The original question was:
In Genesis 7 God first refers to the high hills being covered, and then to the mountains being covered. Do high hills and mountains have the same meaning in this context?
Answer by John Mackay
The King James Version of Genesis 7:19-20 reads:
Verse 19: And the waters prevailed exceedingly upon the earth; and all the high hills, that were under the whole heaven, were covered.
Verse 20: Fifteen cubits upward did the waters prevail; and the mountains were covered.
Checking the Hebrew for “hills” and “mountains” in verses 19 and 20 shows the same word ‘har’ is used for both. Checking on har in a Hebrew dictionary such as Strong’s shows this word has been given Strong’s reference number 2022. The most famous occurrence of this word is in Har Mageddon often pronounced with a silent H so you hear Armageddon referring to the final battle at Mt Megiddo, referred to in Revelation 16:16. Har is a reference to a significant hill or mountain.
The usage range of har is similar to our use in English where a hill becomes a mountain when it passes 1,000 feet, but the 1,000 feet is our arbitrary definition. See the movie The Englishman Who Went up a Hill but Came down a Mountain for a funny view of racial conflict caused between the English and the Welsh by the widespread but artificial definition of when a hill becomes a mountain.
In this case word usage follows the pattern set by KJV translators whose ‘rule’ was to aim for a more beautiful sound flow by avoiding the use of the same word twice if it was possible. English can become boring when you try to make it technically precise by repeating identical words. Yet when verbal alternatives are valid and available which fit the context i.e. high hill/mountain, every listener appreciates the interest retaining word flow while not missing any needed information. Good speakers will always use this rule.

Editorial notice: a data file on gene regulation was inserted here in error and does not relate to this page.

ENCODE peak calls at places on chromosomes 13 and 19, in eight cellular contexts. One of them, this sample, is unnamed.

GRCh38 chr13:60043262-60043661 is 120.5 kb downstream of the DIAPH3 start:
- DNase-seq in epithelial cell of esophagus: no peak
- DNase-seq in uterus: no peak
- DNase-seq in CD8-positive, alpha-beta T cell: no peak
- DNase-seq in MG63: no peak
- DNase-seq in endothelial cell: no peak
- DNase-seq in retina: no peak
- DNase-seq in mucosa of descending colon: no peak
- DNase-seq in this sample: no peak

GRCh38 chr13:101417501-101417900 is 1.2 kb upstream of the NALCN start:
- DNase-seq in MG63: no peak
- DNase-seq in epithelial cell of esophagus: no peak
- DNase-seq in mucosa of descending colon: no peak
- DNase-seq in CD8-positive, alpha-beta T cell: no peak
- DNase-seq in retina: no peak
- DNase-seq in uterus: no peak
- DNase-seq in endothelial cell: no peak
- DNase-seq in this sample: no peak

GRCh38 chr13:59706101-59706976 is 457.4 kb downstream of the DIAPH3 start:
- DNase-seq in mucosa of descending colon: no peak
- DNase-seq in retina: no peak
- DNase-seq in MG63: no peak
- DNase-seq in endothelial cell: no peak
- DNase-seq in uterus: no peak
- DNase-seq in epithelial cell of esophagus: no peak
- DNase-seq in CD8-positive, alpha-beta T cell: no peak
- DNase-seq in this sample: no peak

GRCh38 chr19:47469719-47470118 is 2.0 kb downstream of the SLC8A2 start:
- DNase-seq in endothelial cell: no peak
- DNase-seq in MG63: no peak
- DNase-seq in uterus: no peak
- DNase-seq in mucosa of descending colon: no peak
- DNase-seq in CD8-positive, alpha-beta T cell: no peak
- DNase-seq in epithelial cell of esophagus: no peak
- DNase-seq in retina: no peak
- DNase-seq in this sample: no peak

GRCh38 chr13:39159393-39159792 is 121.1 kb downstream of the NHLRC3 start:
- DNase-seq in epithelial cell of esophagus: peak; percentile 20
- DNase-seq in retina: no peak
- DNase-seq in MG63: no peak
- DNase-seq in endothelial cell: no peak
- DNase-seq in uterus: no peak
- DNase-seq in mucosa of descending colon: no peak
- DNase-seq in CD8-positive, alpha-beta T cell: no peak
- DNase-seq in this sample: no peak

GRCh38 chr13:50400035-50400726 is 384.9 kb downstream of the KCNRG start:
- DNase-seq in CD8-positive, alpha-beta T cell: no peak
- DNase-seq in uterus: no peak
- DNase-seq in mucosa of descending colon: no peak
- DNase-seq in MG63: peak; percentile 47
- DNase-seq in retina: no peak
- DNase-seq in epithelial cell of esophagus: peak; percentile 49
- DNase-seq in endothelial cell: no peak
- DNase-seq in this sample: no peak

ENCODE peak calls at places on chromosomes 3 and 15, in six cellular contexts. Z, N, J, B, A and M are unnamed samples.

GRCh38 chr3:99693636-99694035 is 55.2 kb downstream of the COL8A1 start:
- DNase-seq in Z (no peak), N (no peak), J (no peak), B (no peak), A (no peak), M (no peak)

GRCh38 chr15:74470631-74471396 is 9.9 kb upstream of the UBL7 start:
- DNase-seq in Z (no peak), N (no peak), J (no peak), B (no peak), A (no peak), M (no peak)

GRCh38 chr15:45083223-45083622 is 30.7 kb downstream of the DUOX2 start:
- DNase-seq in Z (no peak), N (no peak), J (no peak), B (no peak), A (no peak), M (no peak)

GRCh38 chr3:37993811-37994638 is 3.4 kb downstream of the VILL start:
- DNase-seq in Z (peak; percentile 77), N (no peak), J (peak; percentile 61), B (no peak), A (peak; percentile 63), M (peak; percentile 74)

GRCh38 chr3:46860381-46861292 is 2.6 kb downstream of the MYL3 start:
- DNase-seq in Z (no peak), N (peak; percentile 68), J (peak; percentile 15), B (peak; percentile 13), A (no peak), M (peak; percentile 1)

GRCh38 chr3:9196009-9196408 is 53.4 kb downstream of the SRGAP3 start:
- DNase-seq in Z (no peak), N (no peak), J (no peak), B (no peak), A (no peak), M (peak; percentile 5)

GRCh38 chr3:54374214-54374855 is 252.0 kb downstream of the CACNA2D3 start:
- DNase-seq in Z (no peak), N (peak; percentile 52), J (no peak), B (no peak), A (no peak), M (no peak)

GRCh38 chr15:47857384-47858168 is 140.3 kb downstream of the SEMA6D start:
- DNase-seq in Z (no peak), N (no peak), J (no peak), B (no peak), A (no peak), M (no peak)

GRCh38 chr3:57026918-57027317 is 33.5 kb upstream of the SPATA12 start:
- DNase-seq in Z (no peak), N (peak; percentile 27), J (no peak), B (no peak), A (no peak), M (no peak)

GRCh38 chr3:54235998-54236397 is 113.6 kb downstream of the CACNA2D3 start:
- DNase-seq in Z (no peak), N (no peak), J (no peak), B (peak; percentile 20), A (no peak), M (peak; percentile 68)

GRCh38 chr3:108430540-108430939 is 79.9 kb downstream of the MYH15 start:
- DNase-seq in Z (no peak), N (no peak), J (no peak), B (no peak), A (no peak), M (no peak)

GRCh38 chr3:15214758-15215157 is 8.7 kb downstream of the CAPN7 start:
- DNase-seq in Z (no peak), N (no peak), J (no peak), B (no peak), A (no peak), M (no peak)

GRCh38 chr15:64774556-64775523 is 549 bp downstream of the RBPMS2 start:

Some modern translations of these verses render the Hebrew word har as “mountain” in both verses.
One more item: As in English you also see variants in the translation spelling so Horeb is the same as Hareb. And to say Mt Horeb is technically unnecessary but history of usage wins the victory in all languages. A good example in English to show this is the name of River Avon. One of those words is redundant. Listen to the background tale: When the conquering Romans asked the Gaels what this river was they replied Avon, but river is a Roman word and Avon is the Gaelic word for river, as it seems the Gaels thought the Romans didn’t know what the thing with running water was so they old them. Now we say River Avon when what is really being said is River River. Funny, eh?
The best one I have come across is in Scotland, and is called by the original Gaelic speaking Scots an Uamh-Binn, by the late arrived English a “cave”, and by the raiders and cave hiders from centuries ago, the Vikings, a “smoo”. So for those who like words you can tag it Uamh smoo cave – literally cave cave cave, i.e. same word in three languages and you can appreciate the how effective what God did at Babel really was.
For more information see the question:
NOAH’S FLOOD OR CREATION? What is Psalm 104 about? Answer here.
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